The site of the Karnak Temples is an open natural museum of Ancient Egyptian history. It contains a mixture of the different architectural styles built by the kings who ruled the country from the Twelfth Dynasty until the Greco-Roman times.
The temple of Medinet Habu is one of the most impressive structures west of Thebes. It was built for Ramesses the Third as a mortuary temple. The work was done under the direction of the treasurer, Amun Amonmose.
The relief on both long walls of the colonnade of Amenhotep the Third at the Luxor Temple shows the Opet feast, which celebrates the journey of the small ships that carry the statues of the Theban Triad from the Temple at Karnak to the Luxor Temple and back again.
The Avenue of Sphinxes at the Luxor Temple was a double line of human-headed sphinxes. On feast days, priests paraded along this avenue, carrying the wooden barks, or small ships, that held shrines containing the statues of the deities Amun-Re, Mut, and Khonsu.
Inside the sanctuary of Amenhotep the Third, the sacred bark of Amun-Re was kept after it had been brought from Karnak. During the time of Alexander the Great, the present chapel was built and decorated with depictions of Alexander worshiping various Egyptian deities.
Scenes in relief on the walls of the Great Court of Ramesses the Second portray the festivals celebrated by the royal family and officials. The court is surrounded by a double row of columns and the southern end has huge standing statues of Ramesses the Second.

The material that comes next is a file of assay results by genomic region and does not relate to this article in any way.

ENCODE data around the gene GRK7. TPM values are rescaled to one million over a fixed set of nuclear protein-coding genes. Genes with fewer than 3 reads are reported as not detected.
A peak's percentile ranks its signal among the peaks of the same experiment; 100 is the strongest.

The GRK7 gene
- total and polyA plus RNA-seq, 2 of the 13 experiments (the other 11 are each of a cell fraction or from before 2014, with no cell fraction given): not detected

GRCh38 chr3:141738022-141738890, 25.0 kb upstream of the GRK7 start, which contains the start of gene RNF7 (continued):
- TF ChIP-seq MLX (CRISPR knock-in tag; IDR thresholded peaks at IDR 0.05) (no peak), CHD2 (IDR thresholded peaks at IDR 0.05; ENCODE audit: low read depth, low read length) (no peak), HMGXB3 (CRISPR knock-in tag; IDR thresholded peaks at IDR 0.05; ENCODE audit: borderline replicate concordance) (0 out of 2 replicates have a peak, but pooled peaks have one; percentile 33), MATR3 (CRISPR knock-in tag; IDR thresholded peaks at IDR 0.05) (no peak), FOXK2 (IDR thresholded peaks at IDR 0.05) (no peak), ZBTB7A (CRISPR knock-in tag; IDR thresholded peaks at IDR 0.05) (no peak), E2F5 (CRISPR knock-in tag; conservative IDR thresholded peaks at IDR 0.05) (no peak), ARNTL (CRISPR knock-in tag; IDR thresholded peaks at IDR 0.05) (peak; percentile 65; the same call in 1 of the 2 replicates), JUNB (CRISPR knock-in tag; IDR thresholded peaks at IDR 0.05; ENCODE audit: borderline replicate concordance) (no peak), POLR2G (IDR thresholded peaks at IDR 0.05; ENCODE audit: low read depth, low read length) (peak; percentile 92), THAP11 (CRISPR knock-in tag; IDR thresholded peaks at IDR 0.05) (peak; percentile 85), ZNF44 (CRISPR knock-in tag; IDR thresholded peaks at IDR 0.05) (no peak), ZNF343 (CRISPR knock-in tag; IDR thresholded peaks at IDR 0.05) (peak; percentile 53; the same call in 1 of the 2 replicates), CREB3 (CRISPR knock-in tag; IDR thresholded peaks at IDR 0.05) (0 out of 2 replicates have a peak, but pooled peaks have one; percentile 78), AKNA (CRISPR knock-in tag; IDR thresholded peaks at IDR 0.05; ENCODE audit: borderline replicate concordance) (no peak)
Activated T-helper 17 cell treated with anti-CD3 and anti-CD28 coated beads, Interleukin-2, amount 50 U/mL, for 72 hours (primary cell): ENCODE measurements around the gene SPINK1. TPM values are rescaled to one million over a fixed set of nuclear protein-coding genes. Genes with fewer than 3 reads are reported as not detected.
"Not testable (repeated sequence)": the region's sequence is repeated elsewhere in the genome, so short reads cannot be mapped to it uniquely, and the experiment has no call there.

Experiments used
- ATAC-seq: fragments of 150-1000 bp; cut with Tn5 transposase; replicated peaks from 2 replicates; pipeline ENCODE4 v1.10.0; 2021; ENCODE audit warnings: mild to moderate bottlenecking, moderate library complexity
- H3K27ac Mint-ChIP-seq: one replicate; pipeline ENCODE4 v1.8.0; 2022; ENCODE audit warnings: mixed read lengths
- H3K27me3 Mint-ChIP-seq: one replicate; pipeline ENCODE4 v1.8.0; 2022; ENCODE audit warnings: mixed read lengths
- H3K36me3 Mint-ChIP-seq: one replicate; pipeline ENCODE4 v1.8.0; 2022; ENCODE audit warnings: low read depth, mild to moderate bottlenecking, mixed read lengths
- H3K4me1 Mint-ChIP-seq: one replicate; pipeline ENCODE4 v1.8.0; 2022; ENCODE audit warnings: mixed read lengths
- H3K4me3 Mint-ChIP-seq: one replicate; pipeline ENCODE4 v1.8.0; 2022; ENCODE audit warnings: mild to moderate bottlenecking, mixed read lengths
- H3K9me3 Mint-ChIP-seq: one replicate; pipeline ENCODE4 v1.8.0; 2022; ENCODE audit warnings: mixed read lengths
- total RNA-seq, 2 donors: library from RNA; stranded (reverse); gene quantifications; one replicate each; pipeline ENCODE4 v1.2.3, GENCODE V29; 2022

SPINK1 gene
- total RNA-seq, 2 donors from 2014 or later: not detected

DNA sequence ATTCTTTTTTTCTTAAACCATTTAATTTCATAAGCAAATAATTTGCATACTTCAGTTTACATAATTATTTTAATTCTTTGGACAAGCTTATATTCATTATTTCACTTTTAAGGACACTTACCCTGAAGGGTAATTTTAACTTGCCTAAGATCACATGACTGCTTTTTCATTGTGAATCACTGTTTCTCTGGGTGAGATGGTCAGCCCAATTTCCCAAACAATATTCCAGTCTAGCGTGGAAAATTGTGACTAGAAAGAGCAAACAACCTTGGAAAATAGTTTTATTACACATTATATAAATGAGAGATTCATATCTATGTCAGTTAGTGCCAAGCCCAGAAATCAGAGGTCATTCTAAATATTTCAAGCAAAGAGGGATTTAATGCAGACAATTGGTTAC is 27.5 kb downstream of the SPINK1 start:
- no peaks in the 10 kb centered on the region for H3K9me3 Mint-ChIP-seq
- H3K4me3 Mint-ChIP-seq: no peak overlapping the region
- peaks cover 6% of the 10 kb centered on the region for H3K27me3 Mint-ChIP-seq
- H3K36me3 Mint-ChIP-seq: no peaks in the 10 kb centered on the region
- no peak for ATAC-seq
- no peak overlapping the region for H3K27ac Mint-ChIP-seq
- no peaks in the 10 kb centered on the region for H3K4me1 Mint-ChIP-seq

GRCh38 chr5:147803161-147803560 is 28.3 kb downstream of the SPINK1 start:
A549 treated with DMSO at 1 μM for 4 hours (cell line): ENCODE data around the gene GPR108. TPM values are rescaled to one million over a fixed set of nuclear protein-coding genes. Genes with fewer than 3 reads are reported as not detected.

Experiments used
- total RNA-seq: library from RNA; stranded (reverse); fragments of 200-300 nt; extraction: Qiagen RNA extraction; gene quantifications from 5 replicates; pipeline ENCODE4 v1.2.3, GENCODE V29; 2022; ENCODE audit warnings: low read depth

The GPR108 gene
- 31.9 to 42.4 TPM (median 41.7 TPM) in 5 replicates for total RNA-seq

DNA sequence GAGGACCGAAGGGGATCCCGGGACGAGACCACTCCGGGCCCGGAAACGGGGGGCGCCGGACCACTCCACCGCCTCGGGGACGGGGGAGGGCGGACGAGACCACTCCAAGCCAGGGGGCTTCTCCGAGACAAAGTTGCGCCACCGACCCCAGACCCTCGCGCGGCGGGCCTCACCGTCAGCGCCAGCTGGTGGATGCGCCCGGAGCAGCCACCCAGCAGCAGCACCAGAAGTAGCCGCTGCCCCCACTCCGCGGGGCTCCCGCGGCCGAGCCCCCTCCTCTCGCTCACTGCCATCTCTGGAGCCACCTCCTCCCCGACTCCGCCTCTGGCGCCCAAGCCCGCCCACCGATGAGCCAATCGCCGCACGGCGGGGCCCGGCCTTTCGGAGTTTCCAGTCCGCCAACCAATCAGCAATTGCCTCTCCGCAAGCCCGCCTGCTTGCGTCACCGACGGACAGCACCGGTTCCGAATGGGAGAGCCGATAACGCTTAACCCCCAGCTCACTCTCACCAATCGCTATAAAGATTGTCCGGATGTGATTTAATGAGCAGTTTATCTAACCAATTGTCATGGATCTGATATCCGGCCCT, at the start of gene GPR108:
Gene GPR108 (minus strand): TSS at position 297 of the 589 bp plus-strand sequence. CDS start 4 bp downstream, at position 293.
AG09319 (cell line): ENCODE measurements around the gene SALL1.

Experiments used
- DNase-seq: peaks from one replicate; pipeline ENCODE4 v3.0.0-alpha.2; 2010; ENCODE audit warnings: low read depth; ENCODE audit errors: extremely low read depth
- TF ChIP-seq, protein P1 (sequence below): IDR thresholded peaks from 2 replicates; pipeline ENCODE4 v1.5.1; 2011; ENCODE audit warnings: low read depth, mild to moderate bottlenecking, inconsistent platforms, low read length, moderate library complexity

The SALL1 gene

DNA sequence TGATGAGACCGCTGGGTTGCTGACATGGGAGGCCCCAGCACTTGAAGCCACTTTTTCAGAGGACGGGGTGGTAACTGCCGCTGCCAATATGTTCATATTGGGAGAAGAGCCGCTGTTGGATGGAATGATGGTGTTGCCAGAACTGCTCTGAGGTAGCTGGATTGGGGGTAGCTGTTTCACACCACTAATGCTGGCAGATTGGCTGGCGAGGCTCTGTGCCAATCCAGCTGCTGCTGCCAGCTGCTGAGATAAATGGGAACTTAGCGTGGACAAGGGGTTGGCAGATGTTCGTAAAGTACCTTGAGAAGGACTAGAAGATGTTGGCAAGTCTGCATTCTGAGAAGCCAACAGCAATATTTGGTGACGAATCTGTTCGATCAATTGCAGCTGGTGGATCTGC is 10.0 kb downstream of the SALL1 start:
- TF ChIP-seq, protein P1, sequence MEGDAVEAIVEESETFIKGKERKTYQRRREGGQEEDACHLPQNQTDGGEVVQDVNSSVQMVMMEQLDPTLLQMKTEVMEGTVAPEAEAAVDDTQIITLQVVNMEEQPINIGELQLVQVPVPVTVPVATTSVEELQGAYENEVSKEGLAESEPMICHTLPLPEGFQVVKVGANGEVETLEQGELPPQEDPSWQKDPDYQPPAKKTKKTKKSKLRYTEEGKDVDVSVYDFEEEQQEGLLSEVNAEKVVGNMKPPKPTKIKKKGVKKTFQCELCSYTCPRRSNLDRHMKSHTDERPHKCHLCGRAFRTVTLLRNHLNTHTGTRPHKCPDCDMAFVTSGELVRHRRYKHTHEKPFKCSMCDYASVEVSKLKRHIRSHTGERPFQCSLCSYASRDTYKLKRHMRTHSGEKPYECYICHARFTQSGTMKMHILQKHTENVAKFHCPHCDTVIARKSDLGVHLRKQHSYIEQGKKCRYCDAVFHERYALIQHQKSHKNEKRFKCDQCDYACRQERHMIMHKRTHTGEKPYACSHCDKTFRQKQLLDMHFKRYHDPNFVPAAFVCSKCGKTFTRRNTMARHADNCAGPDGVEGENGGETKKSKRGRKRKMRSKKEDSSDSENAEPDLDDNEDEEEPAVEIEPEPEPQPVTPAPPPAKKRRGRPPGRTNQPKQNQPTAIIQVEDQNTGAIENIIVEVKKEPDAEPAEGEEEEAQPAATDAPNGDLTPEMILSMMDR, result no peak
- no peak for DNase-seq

The hall of Amenhotep the Third is a hypostyle hall, in which the roof rests on rows of columns. It contains 32 clustered papyrus columns arranged in fours and the walls are decorated with scenes of the king making offerings to Amun-Re.
The northeastern portion of the Great Court of Ramesses the Second contains the mosque of the Muslim saint Sidi Abul Haggag. It has a view of the back of the east tower of the pylon, or temple gateway, which is inscribed with two important scenes.
The northwestern part of the Great Court of Ramesses the Second contains the triple shrine that housed the wooden bark, or small ship, that held the statues of the three deities Amun-Re, Mut, and Khonsu.
The colonnade, which now forms the entrance to the temple of Amenhotep the Third, consists of seven pairs of columns. The colonnade was left undecorated after the death of Amenhotep the Third until the time of Tutankhamun and Horemheb.
The southwestern wall of the Great Court of Ramesses the Second shows the pylon, or temple gateway, being approached by princes and high officials bringing ornamented bulls for sacrifice. From the horns of the bulls emerge the king's enemies, identified by their ethnic features.